serviscope_minor ( 664417 ) writes:
Re: ( Score: 2 )

In the bad old days we had a hell of a lot of ridiculous restriction We must somehow made our programs to run successfully inside a RAM that was 48KB in size (yes, 48KB, not 48MB or 48GB), on a CPU with a clock speed of 1.023 MHz

We still have them. In fact some of the systems I've programmed have been more resource limited than the gloriously spacious 32KiB memory of the BBC model B. Take the PIC12F or 10F series. A glorious 64 bytes of RAM, max clock speed of 16MHz, but not unusual to run it 32kHz.

serviscope_minor ( 664417 ) writes:
Re: ( Score: 2 )

So what are the uses for that? I am curious what things people have put these to use for.

It's hard to determine because people don't advertise use of them at all. However, I know that my electric toothbrush uses an Epson 4 bit MCU of some description. It's got a status LED, basic NiMH batteryb charger and a PWM controller for an H Bridge. Braun sell a *lot* of electric toothbrushes. Any gadget that's smarter than a simple switch will probably have some sort of basic MCU in it. Alarm system components, sensor

tlhIngan ( 30335 ) writes:
Re: ( Score: 3 , Insightful)
b) No computer ever ran at 1.023 MHz. It was either a nice multiple of 1Mhz or maybe a multiple of 3.579545Mhz (ie. using the TV output circuit's color clock crystal to drive the CPU).

Well, it could be used to drive the TV output circuit, OR, it was used because it's a stupidly cheap high speed crystal. You have to remember except for a few frequencies, most crystals would have to be specially cut for the desired frequency. This occurs even today, where most oscillators are either 32.768kHz (real time clock

Anonymous Coward writes:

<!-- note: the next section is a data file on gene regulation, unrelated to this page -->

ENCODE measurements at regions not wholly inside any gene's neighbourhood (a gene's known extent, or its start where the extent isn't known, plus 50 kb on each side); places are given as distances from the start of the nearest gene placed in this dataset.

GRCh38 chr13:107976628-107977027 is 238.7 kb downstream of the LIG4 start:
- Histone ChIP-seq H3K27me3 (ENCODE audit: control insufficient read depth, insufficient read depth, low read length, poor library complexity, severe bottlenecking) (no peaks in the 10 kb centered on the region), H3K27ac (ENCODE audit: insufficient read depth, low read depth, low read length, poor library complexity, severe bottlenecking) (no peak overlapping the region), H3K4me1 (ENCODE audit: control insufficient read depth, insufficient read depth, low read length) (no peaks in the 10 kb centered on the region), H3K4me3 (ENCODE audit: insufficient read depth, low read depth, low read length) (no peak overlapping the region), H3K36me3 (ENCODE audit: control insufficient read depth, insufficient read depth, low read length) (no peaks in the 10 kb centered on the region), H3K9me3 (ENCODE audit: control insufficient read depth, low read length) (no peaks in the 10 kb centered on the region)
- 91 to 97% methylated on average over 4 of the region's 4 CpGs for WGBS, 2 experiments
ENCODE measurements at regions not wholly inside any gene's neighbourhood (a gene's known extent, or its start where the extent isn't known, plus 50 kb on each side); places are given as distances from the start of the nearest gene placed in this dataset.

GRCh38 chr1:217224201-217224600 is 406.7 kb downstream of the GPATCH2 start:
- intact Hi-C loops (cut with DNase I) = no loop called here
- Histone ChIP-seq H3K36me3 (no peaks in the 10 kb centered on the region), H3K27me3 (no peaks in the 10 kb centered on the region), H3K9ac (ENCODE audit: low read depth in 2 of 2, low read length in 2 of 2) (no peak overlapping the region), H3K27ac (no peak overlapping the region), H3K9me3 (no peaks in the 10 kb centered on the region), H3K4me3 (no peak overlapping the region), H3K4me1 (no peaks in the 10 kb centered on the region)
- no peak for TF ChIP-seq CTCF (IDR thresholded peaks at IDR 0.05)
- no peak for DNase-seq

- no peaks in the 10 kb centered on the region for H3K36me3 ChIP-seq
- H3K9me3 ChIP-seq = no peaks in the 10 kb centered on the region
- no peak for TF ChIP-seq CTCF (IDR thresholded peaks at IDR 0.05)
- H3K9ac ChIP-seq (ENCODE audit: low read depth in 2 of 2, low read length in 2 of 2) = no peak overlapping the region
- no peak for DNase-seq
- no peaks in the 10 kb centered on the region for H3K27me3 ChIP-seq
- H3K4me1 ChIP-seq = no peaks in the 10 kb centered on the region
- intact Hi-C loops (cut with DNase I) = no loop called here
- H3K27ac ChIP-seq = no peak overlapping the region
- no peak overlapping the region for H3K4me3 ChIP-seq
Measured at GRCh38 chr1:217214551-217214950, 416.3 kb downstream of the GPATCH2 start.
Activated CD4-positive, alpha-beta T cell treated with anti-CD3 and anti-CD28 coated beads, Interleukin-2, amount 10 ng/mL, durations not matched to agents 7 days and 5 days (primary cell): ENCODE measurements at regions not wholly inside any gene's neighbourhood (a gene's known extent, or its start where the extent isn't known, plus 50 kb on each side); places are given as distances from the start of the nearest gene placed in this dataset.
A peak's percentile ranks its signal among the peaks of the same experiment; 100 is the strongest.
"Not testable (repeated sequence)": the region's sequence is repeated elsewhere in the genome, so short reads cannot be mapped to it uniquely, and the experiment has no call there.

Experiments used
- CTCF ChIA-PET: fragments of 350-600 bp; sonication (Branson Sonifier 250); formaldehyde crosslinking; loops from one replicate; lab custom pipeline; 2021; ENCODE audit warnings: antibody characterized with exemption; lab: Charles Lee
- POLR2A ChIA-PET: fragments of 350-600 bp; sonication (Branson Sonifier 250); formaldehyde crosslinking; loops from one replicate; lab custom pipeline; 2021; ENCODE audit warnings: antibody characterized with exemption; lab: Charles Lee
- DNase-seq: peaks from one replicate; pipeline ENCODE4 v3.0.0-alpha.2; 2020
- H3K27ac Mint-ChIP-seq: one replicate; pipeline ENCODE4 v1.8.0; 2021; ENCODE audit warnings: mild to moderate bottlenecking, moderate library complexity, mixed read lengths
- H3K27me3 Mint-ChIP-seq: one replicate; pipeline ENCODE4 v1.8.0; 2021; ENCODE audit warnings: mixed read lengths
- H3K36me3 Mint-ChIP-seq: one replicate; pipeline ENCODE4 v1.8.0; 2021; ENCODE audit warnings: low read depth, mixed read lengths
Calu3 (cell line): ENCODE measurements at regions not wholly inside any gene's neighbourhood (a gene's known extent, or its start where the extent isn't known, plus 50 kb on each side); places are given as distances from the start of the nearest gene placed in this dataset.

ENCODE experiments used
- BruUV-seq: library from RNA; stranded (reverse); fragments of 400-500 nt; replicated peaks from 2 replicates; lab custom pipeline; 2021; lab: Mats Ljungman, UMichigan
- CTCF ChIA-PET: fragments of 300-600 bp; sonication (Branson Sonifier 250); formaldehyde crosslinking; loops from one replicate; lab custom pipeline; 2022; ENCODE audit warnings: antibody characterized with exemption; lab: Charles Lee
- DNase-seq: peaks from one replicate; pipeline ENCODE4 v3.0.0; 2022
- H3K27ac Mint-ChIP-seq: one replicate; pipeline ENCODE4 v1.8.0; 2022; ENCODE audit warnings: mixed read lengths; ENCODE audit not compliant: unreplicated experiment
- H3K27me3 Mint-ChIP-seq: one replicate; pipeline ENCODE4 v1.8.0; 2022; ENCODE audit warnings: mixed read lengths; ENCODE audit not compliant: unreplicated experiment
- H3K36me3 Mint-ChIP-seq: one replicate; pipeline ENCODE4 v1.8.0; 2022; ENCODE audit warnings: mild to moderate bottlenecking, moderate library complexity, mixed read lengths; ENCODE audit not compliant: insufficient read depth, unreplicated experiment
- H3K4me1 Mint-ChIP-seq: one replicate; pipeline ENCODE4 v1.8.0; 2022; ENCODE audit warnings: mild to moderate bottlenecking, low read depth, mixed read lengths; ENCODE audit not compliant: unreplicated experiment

Re: ( Score: 2 , Interesting)

Yeah, nice talk. You could have stopped after the first sentence. The other AC is referring to the Commodore C64 [wikipedia.org]. The frequency has nothing to do with crystal availability but with the simple fact that everything in the C64 is synced to the TV. One clock cycle equals 8 pixels. The graphics chip and the CPU take turns accessing the RAM. The different frequencies dictated by the TV standards are the reason why the CPU in the NTSC version of the C64 runs at 1.023MHz and the PAL version at 0.985MHz.

Wraithlyn ( 133796 ) writes:
Re: ( Score: 2 )

LOL what exactly is so special about 16K RAM? https://yourlogicalfallacyis.c... [yourlogicalfallacyis.com]

I cut my teeth on a VIC20 (5K RAM), then later a C64 (which ran at 1.023MHz...)

Anonymous Coward writes:
Re: ( Score: 2 , Interesting)

Commodore 64 for the win. I worked for a company that made detection devices for the railroad, things like monitoring axle temperatures, reading the rail car ID tags. The original devices were made using Commodore 64 boards using software written by an employee at the one rail road company working with them.

The company then hired some electrical engineers to design custom boards using the 68000 chips and I was hired as the only programmer. Had to rewrite all of the code which was fine...

wierd_w ( 1375923 ) , Saturday April 28, 2018 @11:58PM ( #56522075 )
... A job fair can easily test this competency. ( Score: 4 , Interesting)

Many of these languages have an interactive interpreter. I know for a fact that Python does.